Executives can be hired into temporary positions across various industries. Although the way executive positions are filled tends to reflect the cultural business norms that prevail in each particular country, executive temporary employment can generally be categorized as either unplanned, planned or temporary-to-permanent. These different types of temporary employment for executives fill different human resources needs for hiring businesses.
Businesses use temporary staff to fill needs that are limited in scope. Typically, they don't need to invest the same level of employment resources into the temporary worker as it would for a permanent hire. Employment agencies typically handle executive temporary employment recruiting and placement under planned conditions.
The most sporadic type of executive temporary employment happens when an executive is suddenly relieved of the position and another executive is slotted into the title on an interim basis. An executive who takes over is not necessarily the person the board of directors would choose to fill the job permanently. Because the job needs to be staffed, the executive is asked to function in the position until it can be filled permanently. In this case, the executive is often a permanent staff member who is holding a temporary position.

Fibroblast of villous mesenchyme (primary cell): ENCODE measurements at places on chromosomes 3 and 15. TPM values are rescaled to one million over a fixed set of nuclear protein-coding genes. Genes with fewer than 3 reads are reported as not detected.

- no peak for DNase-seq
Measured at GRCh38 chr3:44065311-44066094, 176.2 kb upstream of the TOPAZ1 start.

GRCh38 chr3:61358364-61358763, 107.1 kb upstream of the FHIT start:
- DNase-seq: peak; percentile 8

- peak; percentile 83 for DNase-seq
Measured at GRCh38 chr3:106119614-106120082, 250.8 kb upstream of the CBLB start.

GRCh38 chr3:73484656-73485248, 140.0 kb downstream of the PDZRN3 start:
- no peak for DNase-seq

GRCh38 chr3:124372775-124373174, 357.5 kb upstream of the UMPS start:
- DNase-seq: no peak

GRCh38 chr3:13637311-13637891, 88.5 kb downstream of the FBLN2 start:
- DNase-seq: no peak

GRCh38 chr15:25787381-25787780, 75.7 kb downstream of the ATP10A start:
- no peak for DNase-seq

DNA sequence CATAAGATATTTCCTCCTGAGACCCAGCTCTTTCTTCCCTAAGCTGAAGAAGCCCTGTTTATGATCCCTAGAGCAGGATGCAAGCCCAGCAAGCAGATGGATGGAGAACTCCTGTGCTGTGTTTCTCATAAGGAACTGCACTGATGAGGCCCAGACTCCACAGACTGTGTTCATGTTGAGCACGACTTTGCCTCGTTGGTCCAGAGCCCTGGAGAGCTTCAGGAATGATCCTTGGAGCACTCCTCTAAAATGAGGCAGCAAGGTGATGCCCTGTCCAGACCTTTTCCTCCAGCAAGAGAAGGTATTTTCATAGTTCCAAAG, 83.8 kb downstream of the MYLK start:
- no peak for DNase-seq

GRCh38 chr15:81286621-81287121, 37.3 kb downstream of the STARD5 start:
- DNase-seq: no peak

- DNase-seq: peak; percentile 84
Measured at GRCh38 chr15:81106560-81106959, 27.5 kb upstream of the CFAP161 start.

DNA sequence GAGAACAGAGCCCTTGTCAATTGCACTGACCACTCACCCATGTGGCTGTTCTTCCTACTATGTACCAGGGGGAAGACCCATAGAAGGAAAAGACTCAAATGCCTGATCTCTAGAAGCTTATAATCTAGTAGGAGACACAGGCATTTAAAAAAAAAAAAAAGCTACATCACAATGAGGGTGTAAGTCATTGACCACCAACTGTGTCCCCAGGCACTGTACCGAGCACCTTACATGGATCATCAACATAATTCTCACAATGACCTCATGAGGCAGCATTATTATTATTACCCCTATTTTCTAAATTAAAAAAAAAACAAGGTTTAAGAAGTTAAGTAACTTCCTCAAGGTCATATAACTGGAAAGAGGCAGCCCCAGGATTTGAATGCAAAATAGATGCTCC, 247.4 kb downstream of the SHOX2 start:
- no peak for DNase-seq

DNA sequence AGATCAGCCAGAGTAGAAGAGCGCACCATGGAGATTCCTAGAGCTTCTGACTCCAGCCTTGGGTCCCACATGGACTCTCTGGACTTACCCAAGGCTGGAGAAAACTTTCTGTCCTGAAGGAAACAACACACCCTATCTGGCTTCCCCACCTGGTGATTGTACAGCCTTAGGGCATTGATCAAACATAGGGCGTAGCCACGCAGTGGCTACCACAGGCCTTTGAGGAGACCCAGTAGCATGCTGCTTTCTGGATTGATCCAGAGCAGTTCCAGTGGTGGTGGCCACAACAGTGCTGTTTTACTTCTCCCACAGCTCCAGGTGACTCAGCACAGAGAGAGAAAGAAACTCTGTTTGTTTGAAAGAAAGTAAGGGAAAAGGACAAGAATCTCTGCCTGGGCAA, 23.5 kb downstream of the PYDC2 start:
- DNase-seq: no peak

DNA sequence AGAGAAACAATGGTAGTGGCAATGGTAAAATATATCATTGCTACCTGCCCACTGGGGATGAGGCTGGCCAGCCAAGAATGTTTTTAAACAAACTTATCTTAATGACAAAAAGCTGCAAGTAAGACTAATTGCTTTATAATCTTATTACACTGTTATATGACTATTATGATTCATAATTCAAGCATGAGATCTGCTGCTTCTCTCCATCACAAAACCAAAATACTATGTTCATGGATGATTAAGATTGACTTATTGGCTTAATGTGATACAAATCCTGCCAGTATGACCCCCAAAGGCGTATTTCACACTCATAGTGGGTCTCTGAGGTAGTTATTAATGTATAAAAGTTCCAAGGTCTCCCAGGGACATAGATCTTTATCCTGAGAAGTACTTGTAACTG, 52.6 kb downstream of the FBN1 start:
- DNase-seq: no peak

Another type of executive temporary employment provides structured support on projects that require increased capacity on a limited basis. For example, a law firm with a class action case might hire temporary attorneys to process a document production. These attorneys might work for months on the single case, but, eventually, the case will conclude and the firm will not have the revenue to carry the increased number of staff on its payroll permanently. Firms work with employment agencies to bring in temporary executive-level staff with high-end skills to complete the project.
The other type of executive temporary employment situation is a periodic position vacancy due to health reasons. For example, a female executive may take maternity leave for six months or a male executive who is diagnosed with cancer may take a medical leave of absence. The company is required by law in many jurisdictions to keep the job open for the executive until he comes back. In this instance, the company can staff the position with a temporary executive who can handle the duties of the position with the knowledge that the position will end as soon as the permanent employee returns.
A final type of executive temporary employment happens when a company is wary of filling a position permanently and wants a candidate to demonstrate suitability before a permanent job offer is extended. This is the typical temporary-to-permanent job, which is often framed as a contingent job offer. Temporary agencies are very involved with recruiting and placing executives into these types of positions and are often paid a bonus if the temporary placement evolves into a permanent job.